Kenya: Meet Gitau, British Rasta Soldier Who Speaks 'Sheng'

19 October 2020

At his hang-outs in Maringo, Nairobi, they call him Georges. In Queen Elizabeth's army, he goes by Lance Corporal Gitau.

This is the story of George Gitau, 30, a Kenyan serving in the British Army, but who is also a chef and a Rastafarian.

His British Army uniform and his physique is synonymous with a soldier's lifestyle, but it is his dreadlocks and eloquence in Kiswahili that sets him apart from other British soldiers.

He is particularly fond of 'sheng', Nairobi's ever-changing urban slang.

"So mnataka nibonge Swa ama Ngoso? (Would you like me to speak in Swahili or English?)," Lance Corporal Gitau asks as we set up.

He particularly likes to speak in Swahili when interacting with Kenya Defence Forces (KDF) soldiers posted at the KDF School of Infantry in Isiolo, where we met him.

He is attached to the British Peace Support Team (Africa) and the Short Term Training Teams from the British Army that is participating in joint training with the KDF ahead of their deployment to Somalia under Amisom next year.

He has been in the British Army for 11 years, after enlisting in 2009. The British Army allows foreigners in Commonwealth countries to serve in the military, even without having been a resident of Britain previously.

Raised in Nairobi

"I was born and raised in Nairobi. I studied at Dr Kraft Primary School and Queen of Apostles High School. In 2008, I went to live with my brother in the UK, and a year later, I decided to enlist," he said.

Unlike in Kenya, the British Army does not hold mass recruitment drives. It has set up career offices across the country where interested candidates apply.

Nevertheless, the selection process is as strict as the KDF one, if not stricter, with candidates open to pick different crafts available in the army.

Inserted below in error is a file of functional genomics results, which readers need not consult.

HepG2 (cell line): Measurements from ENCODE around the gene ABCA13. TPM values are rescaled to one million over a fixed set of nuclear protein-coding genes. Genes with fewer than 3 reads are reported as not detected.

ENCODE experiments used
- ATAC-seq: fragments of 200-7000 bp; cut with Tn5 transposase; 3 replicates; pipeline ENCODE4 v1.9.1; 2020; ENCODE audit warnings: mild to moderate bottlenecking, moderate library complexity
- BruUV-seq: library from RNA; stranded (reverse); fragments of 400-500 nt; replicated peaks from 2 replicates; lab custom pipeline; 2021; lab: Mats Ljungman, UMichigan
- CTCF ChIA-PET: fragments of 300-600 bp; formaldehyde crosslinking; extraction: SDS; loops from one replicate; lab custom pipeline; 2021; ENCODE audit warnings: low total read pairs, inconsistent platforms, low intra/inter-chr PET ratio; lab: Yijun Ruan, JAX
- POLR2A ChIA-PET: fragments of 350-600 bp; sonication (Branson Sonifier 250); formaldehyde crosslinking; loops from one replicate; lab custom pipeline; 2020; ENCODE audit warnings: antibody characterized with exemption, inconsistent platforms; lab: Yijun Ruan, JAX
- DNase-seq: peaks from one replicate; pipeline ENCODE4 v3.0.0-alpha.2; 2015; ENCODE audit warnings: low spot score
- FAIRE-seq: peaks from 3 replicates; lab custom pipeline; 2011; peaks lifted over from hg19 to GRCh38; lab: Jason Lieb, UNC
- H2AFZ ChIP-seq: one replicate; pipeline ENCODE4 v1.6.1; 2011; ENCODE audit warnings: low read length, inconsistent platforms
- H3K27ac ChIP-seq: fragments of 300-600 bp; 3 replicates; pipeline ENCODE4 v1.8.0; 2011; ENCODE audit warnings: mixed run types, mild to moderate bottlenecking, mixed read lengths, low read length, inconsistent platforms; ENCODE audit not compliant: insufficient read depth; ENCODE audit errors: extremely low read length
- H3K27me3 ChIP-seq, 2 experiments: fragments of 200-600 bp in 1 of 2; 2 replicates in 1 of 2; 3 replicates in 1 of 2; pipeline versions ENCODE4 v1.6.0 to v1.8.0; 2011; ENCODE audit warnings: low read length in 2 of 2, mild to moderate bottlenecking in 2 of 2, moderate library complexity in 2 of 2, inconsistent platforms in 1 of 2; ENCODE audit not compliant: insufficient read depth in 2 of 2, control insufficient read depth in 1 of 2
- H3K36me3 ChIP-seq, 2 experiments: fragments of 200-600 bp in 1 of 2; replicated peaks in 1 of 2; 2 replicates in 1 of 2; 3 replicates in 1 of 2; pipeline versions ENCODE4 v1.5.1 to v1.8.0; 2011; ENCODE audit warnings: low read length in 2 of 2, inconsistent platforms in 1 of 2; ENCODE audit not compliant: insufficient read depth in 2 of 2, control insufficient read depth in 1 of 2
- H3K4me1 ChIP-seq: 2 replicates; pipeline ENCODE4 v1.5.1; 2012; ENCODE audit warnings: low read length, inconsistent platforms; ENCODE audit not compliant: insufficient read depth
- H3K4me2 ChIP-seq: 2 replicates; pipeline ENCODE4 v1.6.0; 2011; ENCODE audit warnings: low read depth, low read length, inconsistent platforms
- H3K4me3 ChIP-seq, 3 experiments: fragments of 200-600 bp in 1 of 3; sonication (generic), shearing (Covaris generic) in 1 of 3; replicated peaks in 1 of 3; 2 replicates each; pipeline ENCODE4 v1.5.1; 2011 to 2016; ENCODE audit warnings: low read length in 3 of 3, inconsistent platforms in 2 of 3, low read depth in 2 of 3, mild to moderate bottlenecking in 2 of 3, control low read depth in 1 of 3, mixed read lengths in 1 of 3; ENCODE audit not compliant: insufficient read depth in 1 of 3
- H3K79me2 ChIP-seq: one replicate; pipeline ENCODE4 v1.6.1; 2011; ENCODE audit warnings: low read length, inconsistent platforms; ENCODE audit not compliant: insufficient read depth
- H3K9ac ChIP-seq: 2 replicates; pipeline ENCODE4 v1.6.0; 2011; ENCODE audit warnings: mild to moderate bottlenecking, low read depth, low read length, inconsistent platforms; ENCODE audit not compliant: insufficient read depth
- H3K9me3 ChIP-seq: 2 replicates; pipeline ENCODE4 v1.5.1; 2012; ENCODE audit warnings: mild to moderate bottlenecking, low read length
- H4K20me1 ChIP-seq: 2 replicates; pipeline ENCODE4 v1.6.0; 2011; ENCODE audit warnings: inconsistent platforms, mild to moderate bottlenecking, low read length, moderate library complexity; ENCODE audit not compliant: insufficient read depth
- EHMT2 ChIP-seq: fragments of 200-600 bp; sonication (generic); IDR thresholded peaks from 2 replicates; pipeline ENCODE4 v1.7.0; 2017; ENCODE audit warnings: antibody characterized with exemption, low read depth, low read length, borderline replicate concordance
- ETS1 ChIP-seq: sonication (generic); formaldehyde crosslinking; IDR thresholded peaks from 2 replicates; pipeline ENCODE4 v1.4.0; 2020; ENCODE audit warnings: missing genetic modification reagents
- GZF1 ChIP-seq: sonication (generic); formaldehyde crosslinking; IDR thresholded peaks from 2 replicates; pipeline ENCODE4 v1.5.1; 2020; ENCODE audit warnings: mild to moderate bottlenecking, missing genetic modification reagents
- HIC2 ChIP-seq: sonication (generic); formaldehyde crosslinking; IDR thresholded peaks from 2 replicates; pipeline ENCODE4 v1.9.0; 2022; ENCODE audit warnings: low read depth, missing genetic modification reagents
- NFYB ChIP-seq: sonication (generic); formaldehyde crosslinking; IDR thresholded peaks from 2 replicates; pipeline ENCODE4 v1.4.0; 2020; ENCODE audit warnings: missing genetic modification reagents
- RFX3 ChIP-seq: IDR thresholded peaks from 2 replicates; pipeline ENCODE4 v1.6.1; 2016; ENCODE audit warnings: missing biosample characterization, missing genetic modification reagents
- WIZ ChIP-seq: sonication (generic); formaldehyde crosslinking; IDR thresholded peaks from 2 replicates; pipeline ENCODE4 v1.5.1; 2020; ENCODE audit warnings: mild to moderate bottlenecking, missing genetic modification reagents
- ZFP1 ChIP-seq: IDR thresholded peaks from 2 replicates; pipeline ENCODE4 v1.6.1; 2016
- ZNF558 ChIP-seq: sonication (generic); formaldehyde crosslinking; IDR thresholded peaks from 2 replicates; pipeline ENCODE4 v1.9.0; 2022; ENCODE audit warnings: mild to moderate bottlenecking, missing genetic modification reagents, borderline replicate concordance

For Lance Corporal Gitau, the culinary department is his area of expertise. But being an expert in the kitchen does not make him any less of a soldier.

"This is just a trade. This is the military and at the end of the day I am a soldier. Like everyone else in different trades, I have the military training and skills," he says.

He has been deployed to South Sudan, Cyprus, Germany, France, Poland and other UK nations.

Despite being a British soldier, he maintains that his interactions with his peers in his hometown remain the same.

Openness to diversity

"When I am back home, I still hang out with my friends. They do not treat me differently. I grew up with most of them and they understand that this is just a job like any other," he tells the Nation.

On his choice of hairstyle, he says that the openness to diversity by the British Army is one of the most accommodating aspects of the military.

"The British Army is very diverse on culture and accepts many people of different backgrounds. I am Rastafarian and that is why I have dreads. But the treatment and morals are the same for all," he says.

The soldier has a message for Kenyan youth, urging them to keep an open mind in career choice by considering military work.

"Being in the military not only gives you a guaranteed wage but also exposure and a doorway to many opportunities. Besides, it is a way to serve your country. So, rather than stay idle, sign up," he says.

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